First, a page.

Looking at the grainy black and white footage of the race now the warmth of the applause as Arkle galloped past the stands sounds strikingly heartfelt and far warmer than the formulaic roar of present-day Saturday afternoons.

On the turn into the back straight Nicholson lit up Mill House again but Arkle latched onto his rear wheel like a barnacle and both horses jumped fast and accurately.

At the third last, Sandown’s signature pond fence, Arkle jumped upsides and a hundred metres later he was five lengths clear. The acceleration was breath-taking, by the winning post the margin was twenty-lengths.

The speed at which he appeared to finish this race was no mirage. The track record had been sliced by 17 seconds by a horse carrying twelve-seven with a jockey sitting reasonably silently to the line.

Arguably the greatest jumping performance the game has ever witnessed.

The King George Chase, Kempton Park, December 1966.

At Christmas, a little over a year after his stunning Sandown performance, Arkle travelled to a frosty Kempton Park to defend his title in the King George Chase.

Six opponents turned up to take on the now three-time Gold Cup winner, mostly in the hope of some handy place money, decent animals, yet still a mile behind Arkle.

Everything went as expected for most of the race but despite having a clear at the last from the useful Dormant, Arkle jumped awkwardly and faltered badly on the run in. He was caught close home and beaten a length.

A disappointing result but the real horror was yet to come. Arkle had thumped the saddle board on take off at an open ditch earlier in the race and it transpired that he had cracked a pedal bone in his off-fore hoof.

He was visibly lame by the time he reached the unsaddling enclosure and was confined to his box a Kempton for the next couple of months before a homeward journey could even be risked.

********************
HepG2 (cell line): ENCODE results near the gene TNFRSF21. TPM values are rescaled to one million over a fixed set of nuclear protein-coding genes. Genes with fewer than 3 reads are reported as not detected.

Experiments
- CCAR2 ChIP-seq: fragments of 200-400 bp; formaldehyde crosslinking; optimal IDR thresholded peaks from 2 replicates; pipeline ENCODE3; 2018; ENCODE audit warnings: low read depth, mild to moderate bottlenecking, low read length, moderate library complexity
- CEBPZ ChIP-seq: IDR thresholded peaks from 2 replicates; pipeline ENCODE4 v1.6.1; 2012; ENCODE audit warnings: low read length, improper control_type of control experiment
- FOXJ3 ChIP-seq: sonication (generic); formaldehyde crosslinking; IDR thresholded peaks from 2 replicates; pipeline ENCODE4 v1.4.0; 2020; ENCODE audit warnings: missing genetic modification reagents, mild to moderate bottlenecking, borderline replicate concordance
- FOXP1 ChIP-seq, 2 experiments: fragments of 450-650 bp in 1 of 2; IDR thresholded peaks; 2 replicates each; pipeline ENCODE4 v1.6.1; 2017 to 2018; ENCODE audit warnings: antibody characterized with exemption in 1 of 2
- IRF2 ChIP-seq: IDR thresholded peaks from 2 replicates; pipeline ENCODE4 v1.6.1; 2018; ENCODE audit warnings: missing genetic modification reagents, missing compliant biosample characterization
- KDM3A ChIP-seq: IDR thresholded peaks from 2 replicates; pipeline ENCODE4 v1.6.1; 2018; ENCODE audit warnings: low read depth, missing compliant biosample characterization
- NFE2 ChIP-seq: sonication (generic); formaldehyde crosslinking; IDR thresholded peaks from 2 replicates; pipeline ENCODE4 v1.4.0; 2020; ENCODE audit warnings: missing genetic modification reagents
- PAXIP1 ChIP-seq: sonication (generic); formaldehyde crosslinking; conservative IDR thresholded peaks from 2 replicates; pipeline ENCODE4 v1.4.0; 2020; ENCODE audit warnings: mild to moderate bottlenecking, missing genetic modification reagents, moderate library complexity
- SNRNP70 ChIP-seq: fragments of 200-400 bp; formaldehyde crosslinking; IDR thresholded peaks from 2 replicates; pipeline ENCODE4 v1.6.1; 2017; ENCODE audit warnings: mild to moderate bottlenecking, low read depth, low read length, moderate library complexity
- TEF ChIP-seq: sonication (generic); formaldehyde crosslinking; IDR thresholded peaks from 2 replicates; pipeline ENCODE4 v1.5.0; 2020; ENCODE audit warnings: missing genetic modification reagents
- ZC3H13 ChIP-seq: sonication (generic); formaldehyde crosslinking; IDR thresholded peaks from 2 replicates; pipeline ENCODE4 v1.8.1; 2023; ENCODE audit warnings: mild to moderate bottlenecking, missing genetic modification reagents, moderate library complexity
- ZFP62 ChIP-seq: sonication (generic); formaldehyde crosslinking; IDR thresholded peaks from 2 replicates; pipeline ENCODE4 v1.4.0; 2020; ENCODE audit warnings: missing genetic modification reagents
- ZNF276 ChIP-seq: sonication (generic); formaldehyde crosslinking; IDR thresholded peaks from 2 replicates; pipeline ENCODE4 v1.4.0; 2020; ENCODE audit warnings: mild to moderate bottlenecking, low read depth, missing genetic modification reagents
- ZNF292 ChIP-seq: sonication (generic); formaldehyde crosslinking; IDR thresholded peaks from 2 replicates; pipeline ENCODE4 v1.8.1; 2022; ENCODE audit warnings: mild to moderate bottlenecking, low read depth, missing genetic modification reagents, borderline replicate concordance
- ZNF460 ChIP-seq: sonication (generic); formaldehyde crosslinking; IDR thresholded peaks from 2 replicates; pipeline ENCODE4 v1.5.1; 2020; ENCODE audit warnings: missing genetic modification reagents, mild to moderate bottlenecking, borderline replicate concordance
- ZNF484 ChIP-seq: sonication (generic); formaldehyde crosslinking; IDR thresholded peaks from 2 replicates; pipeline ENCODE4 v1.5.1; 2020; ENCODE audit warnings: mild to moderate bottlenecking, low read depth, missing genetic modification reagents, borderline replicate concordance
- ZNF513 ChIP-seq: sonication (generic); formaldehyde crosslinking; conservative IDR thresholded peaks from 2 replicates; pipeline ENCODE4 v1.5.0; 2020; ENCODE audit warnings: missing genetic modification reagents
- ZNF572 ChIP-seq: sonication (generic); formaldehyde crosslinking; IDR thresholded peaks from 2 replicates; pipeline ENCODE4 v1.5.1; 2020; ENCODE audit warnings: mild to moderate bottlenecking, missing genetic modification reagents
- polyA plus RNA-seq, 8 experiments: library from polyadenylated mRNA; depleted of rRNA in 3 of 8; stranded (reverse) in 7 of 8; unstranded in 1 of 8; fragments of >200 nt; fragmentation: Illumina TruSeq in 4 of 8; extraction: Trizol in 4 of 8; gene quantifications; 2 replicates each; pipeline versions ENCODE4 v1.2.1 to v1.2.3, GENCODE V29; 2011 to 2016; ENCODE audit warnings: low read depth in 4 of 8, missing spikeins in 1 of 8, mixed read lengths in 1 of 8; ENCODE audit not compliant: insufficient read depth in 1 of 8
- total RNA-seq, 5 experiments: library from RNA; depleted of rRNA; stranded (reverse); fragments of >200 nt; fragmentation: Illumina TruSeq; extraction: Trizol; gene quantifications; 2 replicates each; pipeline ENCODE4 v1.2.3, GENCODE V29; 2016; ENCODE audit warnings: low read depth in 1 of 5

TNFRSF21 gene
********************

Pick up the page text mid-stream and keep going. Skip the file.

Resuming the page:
Many present day ‘Arklophiles’ still argue that the courage and tenacity he showed that day when beaten only a length despite a broken foot was the greatest achievement of his career.

They could be right, but the only certainty from that sad day at Kempton is that it was the last time he ever raced.

But there are no folksy clichés in the next bit either. No doe eyed recollections of a courageous attempt at rehabilitation on his owner’s farm, confined in a straw padded stable with just a sparky little donkey for company. Of how he bravely worked himself back to the point where he was put back into training and carefully prepared to race again.

How trainer Tom Dreaper hired extra resources to deal with the flood of fan mail, the get-well cards and gifts that poured in for this beloved horse.

The inevitable announcement came just before the start of the 1967 season and Arkle’s retirement from racing was confirmed.

In truth, he was never really expected to fully recover from that unlucky saddle board bang. His retirement proved to be mercilessly brief. He gradually grew uncomfortable with arthritis and on this very weekend, 50 years ago, at the age thirteen, his pain was compassionately ended.

Was Arkle really that good? Some revisionists, mostly British, are actively contesting his record ‘Timeform’ rating of 212 which if accurate suggests that he would have beaten Kauto Star by about 20 lengths, Desert Orchid by 25 and the current Gold Cup champion, Al Boom Photo, by a distance.

This is hard to conceive admittedly but watch again that old Gallaher Chase and marvel at his sheer athleticism or the King George to witness his bottomless heart and courage. Doubts will soon be banished.

But above all else, Arkle was a national treasure, who emerged from the lush misty plains of County Meath, a potent symbol of a confident new Republic, sticking it to the old enemy and leaving their best floundering in his long-striding wake. Dammit! That’s a cliché.